I've been using Sprint's broadband service for many months and have had no problems.
Al Fasoldt's reviews and commentaries, continuously available online since 1983

T e c h n o f i l e
Sprint's wireless computer modem is fast and trouble-free

Dec. 9, 2007

By Al Fasoldt
Copyright © 2007, Al Fasoldt
Copyright © 2007, The Post-Standard

   Every modern laptop computer comes with wireless capability these days. But as many laptop users already know, finding a wi-fi connection, or hotspot, can be hard, especially if you're away from home.
   Even when you locate a hotspot, you quickly find that wi-fi signals usually can't travel very far -- 150 feet or so is about the maximum. That's why many laptop users are turning to a different way of connecting wirelessly. It's called wireless broadband. It uses a little device that plugs into your laptop (or is built right in, in some cases). Wireless broadband devices connect to cell phone towers and work inside buildings and moving vehicles.
   But -- there's always a "but," right? -- wireless broadband isn't free the way most wi-fi is. The cell phone companies that offer it charge as much as $80 a month if you don't already have a cell phone account with the carrier. If you can't write off the monthly expense as a business deduction and you're not married to Donald Trump, this kind of wireless freedom could add hundreds of dollars a year to the cost of your lifestyle.
   If you just cried out for financial mercy, you've got company. I find most wireless broadband plans too expensive, too. So when I looked at the least expensive way of staying online no matter where I am, I was drawn to Sprint's mobile broadband service. Unlike Verizon's wireless plan, which costs $80 for non-cell subscribers and $60 if you have a Verizon cell phone account, Sprint charges $60 whether you have a Sprint cell phone account or not. This saves $20 a month over Verizon's plan if you want to stick with your current cell phone service.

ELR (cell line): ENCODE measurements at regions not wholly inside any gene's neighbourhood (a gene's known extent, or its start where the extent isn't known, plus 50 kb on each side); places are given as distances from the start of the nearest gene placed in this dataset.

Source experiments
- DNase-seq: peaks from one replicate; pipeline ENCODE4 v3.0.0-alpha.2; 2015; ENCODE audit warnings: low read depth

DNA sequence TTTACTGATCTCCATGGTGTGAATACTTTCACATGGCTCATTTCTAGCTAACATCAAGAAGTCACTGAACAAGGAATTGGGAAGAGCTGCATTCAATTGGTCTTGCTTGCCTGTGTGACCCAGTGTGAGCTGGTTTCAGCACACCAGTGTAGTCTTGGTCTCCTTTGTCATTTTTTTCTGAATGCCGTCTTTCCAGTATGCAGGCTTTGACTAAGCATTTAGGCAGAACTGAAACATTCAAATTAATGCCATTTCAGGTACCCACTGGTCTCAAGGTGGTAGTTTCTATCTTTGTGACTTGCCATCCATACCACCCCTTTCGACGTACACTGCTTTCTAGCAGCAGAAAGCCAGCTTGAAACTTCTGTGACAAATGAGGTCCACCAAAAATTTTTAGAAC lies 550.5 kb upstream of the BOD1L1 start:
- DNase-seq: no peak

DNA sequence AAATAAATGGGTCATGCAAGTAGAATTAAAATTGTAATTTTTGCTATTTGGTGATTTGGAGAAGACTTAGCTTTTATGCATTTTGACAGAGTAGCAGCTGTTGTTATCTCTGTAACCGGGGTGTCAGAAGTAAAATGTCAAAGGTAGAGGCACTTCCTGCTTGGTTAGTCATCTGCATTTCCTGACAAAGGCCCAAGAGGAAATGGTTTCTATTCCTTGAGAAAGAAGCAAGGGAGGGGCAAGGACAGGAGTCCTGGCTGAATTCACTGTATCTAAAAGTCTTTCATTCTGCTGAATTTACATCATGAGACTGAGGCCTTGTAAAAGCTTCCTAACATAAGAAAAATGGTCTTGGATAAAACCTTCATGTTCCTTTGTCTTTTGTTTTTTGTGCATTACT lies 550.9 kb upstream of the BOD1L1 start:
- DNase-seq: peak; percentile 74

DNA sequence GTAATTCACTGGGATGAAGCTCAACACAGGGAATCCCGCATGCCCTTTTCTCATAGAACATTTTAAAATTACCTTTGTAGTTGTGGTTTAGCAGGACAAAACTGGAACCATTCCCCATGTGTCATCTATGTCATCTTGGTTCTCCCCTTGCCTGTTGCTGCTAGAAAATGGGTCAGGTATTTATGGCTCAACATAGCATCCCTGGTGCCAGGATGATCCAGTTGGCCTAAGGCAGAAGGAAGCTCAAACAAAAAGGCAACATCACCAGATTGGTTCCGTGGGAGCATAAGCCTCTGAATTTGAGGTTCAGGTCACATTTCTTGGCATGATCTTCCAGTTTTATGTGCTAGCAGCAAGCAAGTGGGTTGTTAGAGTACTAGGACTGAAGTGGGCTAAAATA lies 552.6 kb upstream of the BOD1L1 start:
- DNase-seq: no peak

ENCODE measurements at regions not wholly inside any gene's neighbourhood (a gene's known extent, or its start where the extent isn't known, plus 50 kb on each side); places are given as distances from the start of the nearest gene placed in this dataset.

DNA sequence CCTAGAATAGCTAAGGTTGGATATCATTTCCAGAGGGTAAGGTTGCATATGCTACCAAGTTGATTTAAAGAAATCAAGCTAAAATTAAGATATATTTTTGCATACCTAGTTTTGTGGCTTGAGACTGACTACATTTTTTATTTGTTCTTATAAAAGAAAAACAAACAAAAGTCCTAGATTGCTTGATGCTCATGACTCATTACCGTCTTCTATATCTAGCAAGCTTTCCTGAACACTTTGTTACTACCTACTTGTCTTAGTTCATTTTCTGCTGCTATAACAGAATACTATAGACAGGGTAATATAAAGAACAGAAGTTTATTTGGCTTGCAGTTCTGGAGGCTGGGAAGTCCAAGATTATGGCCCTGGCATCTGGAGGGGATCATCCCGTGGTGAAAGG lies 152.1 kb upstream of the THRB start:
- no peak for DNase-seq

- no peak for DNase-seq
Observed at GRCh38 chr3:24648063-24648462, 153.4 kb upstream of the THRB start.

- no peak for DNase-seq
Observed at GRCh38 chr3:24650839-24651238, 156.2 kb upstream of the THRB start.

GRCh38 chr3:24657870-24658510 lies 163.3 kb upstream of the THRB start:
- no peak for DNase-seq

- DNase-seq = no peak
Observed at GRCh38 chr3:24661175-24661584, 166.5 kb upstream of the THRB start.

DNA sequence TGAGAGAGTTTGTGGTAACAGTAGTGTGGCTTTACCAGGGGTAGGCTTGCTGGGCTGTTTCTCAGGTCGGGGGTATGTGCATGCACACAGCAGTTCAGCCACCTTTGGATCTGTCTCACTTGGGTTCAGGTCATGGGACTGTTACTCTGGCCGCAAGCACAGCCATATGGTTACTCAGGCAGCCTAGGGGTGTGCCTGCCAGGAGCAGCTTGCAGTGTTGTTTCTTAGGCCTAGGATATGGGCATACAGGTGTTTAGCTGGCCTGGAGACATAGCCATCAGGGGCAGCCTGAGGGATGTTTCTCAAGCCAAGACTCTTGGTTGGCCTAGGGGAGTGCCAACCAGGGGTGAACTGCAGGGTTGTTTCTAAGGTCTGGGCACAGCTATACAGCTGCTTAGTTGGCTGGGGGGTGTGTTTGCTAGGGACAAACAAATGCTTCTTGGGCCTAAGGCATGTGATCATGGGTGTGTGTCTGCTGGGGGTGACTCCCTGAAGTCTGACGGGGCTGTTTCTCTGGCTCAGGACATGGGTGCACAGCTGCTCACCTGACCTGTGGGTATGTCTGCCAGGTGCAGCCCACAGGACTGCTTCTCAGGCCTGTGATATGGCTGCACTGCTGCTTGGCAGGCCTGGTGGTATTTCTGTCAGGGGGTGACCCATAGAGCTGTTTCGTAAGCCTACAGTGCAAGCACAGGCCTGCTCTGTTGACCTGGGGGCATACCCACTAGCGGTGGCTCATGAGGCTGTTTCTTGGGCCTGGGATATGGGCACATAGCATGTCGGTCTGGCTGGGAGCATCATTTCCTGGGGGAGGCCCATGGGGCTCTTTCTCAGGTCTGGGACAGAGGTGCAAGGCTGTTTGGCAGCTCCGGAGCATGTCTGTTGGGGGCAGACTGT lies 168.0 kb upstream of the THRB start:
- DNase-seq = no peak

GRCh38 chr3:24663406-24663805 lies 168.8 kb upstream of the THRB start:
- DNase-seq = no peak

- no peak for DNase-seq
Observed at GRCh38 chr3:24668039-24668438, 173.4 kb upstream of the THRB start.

The Sierra Aircard itself can cost literally anything from "free" to more than $100, depending on the deal you make and whether you buy it from Sprint or from a discounter. Look for the best deal.
   I've been using Sprint's broadband service for many months and have had no problems. I wanted to be able to use Sprint's service no matter which laptop I was carrying, so I chose a USB modem instead of the increasingly popular plug-in card design. Every laptop has a USB connection, but small laptops such as my wife's Apple iBook don't have space for a card slot.
   The modem is a Sierra Wireless Aircard, model 595U. It's smaller than a Snickers bar and can plug directly into a USB jack using a snap-out USB plug. If that's not feasible, you can use a cute little base station that's included with the modem. Sprint didn't have much Aircard support for Apple's Mac OS X computers when I started using the service, but that's improved now, and there's no difference between the way the Sierra Aircard works on Windows and a Mac. (I use it on both.)
   Unlike the Verizon broadband device I used last summer (for the report, go to www.technofileonline.com/texts/tec072207.html), the Sprint modem has always performed at near-broadband speeds and has never dropped the line. A caution might be in order if you're used to wi-fi speeds: Wireless broadband is likely to be slower than wi-fi. The Verizon modem I used was sometimes much slower, but the Sprint device has held up well.
   A small touch I appreciated was the fit and finish of the Sierra Wireless Aircard. It looked and felt like a piece of jewelry. I enjoyed passing it around to admiring friends and asking them to guess what it was for. Many seemed surprised that a modem, the most utilitarian of all computer accessories, could be so pleasant to the touch.